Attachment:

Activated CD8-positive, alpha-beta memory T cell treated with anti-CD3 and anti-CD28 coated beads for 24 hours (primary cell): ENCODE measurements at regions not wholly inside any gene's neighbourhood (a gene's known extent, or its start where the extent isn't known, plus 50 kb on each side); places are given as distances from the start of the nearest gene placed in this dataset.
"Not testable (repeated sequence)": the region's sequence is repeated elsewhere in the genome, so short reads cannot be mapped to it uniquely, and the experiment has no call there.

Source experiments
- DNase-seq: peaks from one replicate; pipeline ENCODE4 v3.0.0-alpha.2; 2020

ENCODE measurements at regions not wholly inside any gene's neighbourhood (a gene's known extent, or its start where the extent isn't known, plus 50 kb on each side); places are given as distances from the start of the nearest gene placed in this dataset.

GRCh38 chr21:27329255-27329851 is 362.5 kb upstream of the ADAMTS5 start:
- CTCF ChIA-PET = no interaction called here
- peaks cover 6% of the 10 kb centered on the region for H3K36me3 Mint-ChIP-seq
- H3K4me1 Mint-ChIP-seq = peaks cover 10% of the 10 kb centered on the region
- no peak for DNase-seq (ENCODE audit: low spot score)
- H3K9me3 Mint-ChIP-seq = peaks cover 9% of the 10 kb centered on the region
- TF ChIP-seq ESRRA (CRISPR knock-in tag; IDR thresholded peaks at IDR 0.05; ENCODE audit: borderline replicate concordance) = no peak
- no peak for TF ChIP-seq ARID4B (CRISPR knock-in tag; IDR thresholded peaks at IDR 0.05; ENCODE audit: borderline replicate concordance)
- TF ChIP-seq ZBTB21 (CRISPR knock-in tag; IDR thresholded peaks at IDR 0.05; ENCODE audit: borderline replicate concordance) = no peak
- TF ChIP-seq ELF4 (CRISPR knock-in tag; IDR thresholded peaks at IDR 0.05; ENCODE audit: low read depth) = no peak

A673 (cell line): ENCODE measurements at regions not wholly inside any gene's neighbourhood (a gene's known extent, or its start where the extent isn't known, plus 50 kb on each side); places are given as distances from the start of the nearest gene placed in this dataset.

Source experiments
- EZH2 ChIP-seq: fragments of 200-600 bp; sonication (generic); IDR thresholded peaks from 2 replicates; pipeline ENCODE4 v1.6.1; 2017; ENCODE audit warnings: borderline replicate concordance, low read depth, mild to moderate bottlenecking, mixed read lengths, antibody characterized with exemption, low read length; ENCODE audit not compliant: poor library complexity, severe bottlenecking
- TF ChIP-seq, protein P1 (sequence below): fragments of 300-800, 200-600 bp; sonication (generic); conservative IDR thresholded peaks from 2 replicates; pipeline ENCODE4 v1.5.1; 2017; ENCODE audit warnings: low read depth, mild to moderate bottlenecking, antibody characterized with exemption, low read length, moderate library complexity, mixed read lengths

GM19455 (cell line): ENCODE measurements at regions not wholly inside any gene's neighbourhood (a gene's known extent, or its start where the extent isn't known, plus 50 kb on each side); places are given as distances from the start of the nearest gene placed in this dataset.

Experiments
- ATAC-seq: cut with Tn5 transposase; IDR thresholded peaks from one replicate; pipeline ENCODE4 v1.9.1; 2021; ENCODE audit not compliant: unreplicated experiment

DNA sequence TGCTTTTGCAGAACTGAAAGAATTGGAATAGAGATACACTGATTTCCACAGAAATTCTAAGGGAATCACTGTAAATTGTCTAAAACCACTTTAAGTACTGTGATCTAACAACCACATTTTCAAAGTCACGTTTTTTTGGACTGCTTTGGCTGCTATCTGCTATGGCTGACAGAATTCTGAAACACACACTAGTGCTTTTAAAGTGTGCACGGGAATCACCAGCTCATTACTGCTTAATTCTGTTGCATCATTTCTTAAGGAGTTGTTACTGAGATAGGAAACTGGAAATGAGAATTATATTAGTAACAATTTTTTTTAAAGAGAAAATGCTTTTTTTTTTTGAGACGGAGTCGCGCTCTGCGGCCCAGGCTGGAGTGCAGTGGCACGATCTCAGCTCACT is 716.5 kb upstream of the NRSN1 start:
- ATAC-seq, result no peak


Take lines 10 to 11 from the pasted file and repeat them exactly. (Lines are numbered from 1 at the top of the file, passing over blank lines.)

- no peak for DNase-seq (ENCODE audit: low spot score)
- H3K9me3 Mint-ChIP-seq = peaks cover 9% of the 10 kb centered on the region